The Legacy of Mennonite Studies and History at Grebel

Because Grebel’s mission and programs are rooted in and inspired by its Anabaptist/Mennonite heritage, the College puts a significant emphasis on teaching Mennonite studies and History. While Mennonite Studies wasn’t an official program from the outset, Grebel’s founders wanted to ensure that Mennonite students pursuing post-secondary education at a secular university still had some grounding in Mennonite education. So from Grebel’s inception, the College taught courses that related to Mennonite history, beginning with Winfield Fretz’s “The Left Wing of the Reformation.” As a result of this early focus, Grebel soon established itself as a major centre for the study of sixteenth century Anabaptism and Mennonite history. This reputation among church leaders and scholars is based on the distinguished scholarship of Grebel’s History professors over the last 60 years, augmented by faculty contributions from other Grebel programs.

Today, undergraduate course offerings in History at Grebel are an integral part of University of Waterloo’s History Department. Grebel specializes in courses on the history of Christianity, the Reformation and Radical Reformation, and Mennonites, in addition to larger surveys on the history of peace movements, immigration, food, and the west in the broader world.

With Grebel courses in History, Religious Studies, Church Music and Worship, Peace and Conflict Studies, and Sociology making up courses in the Mennonites Studies minor, teaching in this interdisciplinary program is a College-wide effort. Upon graduation, students have a better understanding of Anabaptist-Mennonite history, culture, thought, and practice from the early sixteenth century to the present and they have explored how Anabaptism has interacted with the surrounding society and expanded into a global, multicultural movement. In addition to History classes, Grebel has offered Mennonite Sociology and Literature courses by scholars and professors who made significant contributions to Mennonite studies.    

Grebel’s founding president, Winfield Fretz (1963-1979), studied Mennonites from a sociological viewpoint, focusing on mutual aid, Mennonite colonization in Paraguay, Waterloo Mennonites, and Waterloo Mennonite agriculture. As a scholar on the forefront of Mennonite studies as a field, he also recognized the importance of preserving history and was the founding president of Mennonite Historical Society of Ontario and the Mennonite Historical Society of Canada. Looking beyond academia, he translated his research
interest in mutual aid into the act of helping found the Mennonite Savings and Credit Union.

The College’s first faculty hire was Walter Klaassen (1964-1987) as Chaplain and Professor of Religious Studies and History. His research interests included church history, particularly radical movements such as Anabaptism. In addition to theology, Klaassen has translated the writings of early Anabaptists, most notably Pilgram Marpeck and Menno Simons.

The second President of Grebel, Frank H. Epp (1971-1986), was also Professor of History at the College. He was a prolific writer, focusing on topics like the Mennonite exodus from Russia, Mennonite peoplehood, draft-dodgers, peace, refugees, and the Palestine-Israel conflict in the Middle East. A major contribution to the study of Mennonite history came in the form of his three-volume series on Mennonites in Canada.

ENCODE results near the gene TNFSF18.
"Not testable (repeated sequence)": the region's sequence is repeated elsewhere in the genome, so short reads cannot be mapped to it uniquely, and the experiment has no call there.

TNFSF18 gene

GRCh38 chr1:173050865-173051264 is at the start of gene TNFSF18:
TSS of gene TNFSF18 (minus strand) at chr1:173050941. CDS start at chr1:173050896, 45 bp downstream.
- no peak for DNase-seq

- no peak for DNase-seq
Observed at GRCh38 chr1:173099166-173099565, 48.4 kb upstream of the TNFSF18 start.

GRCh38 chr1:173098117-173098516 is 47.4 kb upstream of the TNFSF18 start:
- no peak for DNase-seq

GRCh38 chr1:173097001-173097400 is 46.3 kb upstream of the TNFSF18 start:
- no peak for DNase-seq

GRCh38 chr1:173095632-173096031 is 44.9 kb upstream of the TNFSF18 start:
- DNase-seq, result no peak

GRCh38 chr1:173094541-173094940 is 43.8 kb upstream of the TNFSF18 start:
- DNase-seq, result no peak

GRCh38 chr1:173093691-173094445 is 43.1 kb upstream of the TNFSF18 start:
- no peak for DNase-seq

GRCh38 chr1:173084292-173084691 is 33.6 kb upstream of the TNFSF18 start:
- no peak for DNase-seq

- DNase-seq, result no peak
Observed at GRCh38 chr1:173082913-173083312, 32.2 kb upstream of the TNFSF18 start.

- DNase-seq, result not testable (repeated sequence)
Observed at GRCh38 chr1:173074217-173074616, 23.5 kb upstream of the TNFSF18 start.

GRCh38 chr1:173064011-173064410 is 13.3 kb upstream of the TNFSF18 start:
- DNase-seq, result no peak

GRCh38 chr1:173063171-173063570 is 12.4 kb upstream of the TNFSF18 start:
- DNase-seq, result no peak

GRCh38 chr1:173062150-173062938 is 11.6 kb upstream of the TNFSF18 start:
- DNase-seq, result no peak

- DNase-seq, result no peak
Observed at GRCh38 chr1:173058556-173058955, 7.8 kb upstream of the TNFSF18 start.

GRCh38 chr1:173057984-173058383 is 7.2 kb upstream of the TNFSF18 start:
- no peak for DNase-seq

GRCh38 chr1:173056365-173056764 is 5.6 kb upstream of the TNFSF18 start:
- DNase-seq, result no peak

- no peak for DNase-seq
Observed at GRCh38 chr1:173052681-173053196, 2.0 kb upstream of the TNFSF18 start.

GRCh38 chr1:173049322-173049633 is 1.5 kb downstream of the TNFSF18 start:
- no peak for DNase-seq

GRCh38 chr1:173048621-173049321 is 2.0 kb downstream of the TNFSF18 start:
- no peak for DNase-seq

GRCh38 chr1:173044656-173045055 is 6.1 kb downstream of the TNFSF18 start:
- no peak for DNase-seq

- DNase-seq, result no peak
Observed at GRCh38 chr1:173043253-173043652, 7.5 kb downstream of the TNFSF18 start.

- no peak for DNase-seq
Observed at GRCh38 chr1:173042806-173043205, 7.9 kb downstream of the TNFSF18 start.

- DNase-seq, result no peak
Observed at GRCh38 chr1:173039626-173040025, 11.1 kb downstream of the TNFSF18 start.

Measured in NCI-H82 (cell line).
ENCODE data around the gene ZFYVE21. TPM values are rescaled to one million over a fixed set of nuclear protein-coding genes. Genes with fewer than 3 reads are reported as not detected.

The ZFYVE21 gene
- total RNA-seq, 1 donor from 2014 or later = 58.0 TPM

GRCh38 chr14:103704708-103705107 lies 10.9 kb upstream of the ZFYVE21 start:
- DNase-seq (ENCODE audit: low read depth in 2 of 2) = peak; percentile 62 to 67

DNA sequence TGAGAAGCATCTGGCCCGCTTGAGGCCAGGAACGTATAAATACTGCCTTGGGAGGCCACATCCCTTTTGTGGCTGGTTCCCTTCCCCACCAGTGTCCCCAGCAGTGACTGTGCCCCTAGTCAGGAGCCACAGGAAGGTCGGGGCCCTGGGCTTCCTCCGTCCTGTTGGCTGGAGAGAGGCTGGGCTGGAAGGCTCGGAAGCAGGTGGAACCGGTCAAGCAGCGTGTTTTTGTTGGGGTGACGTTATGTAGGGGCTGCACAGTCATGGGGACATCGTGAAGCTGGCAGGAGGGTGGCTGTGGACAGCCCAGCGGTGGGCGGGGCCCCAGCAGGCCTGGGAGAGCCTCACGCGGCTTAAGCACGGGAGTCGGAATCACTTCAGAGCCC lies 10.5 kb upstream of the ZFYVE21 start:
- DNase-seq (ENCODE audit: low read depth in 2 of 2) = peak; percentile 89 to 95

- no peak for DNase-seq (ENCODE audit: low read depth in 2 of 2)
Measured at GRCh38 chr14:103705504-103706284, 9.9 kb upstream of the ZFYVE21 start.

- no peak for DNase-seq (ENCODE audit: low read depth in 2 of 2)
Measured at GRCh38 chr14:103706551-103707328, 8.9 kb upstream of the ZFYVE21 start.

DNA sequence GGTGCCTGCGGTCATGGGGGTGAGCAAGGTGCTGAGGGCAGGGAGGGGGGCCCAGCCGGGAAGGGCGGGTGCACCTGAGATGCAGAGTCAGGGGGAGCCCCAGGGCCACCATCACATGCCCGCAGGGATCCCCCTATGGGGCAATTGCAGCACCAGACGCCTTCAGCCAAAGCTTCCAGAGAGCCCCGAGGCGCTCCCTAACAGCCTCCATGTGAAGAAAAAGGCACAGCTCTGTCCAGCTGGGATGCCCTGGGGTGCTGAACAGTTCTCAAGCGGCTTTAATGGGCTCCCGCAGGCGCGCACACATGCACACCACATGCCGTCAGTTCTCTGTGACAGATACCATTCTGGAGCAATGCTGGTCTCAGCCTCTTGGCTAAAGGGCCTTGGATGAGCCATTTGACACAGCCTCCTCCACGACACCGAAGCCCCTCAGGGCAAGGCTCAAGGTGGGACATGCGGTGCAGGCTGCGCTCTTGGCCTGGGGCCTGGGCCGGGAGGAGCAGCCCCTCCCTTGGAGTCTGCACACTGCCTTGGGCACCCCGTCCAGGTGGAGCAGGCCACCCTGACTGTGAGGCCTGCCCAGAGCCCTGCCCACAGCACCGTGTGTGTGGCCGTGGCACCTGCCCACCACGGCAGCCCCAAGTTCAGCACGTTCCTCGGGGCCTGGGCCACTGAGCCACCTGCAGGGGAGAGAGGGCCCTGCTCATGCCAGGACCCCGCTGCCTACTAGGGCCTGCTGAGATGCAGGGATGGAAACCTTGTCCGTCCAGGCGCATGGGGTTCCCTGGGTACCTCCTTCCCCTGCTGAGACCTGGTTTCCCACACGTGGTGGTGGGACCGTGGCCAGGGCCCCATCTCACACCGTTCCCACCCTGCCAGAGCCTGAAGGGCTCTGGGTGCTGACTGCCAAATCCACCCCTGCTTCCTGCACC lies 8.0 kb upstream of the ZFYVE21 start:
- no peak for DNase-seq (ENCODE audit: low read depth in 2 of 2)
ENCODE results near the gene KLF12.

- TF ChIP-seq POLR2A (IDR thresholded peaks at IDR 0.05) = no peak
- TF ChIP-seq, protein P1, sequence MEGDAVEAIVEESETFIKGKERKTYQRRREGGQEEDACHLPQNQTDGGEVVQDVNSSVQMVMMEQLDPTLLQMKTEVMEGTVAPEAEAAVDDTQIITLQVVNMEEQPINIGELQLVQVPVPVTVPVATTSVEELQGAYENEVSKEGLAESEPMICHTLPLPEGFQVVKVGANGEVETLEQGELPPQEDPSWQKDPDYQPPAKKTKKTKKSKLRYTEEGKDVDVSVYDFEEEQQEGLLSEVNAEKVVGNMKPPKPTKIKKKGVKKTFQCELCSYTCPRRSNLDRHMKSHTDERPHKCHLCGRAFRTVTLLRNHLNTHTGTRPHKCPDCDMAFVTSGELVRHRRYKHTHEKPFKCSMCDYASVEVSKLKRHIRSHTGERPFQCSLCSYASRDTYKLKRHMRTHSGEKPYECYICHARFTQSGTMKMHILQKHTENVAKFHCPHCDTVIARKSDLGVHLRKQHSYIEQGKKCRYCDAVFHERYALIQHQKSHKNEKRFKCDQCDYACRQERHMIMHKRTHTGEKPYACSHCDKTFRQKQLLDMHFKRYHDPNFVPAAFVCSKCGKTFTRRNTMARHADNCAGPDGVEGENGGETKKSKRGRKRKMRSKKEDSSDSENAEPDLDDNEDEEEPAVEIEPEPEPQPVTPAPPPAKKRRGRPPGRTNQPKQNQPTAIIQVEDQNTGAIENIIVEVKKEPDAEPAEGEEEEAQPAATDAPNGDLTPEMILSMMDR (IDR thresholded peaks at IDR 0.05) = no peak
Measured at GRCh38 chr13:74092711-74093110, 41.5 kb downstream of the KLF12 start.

As someone who furthered the field of Mennonite studies, Calvin Redekop (1979-1990) was a Professor of Sociology at Grebel, as well as a writer, teacher, and activist for environmental change. As a prolific writer, his research topics included creation and the environment, Mennonite faith and economics, Mennonite and Indigenous relations, Mennonite identity and society, and entrepreneurship. He put his research into practice in his work with Mennonite Economic Development Associates and in establishing companies that promoted sustainable environmental practices.

History professor Werner O. Packull’s (1983-2003) research interests focused on 16th-century Anabaptism, Anabaptists in Moravia, and Hutterite beginnings. He co-authored an especially groundbreaking article called “From Monogenesis to Polygenesis: the historical discussion of Anabaptist origins,” and engaged with and encouraged other Anabaptist scholars. According to the Global Anabaptist Mennonite Encyclopedia Online (GAMEO), “he placed great emphasis on scholarly integrity; he aimed for accuracy that told the story complete with blemishes.”*

A champion of Mennonite literature, Hildi Froese Tiessen (1984-2021) nurtured a field of study and community of Mennonite writers and scholars both inside and outside the classroom. As Professor of English and PACS, not only did she teach courses in Mennonite Literature and Quest for Meaning, but she enriched the College’s academic atmosphere by bringing many Mennonite writers to the Grebel campus in numerous lecture series and by organizing Mennonites/s Writing conferences.

With the addition of C. Arnold Snyder (1985-2011) as Professor of History at Grebel, the College established itself as a hub of early Anabaptist research. Snyder studied church history, the Radical Reformation, and the life and thought of Michael Sattler. He has worked to connect 16th-century Anabaptist history with topics of theology, spirituality, and peace. A key contribution to the field is his book, Anabaptist History and Theology: An Introduction.

While a History professor at Grebel, Leonard Friesen (1988-1995) focused his research on Russian and Soviet history as well as the history of Russian Mennonites. He went on to teach at Wilfrid Laurier University where he is now Chair of the Global Studies program.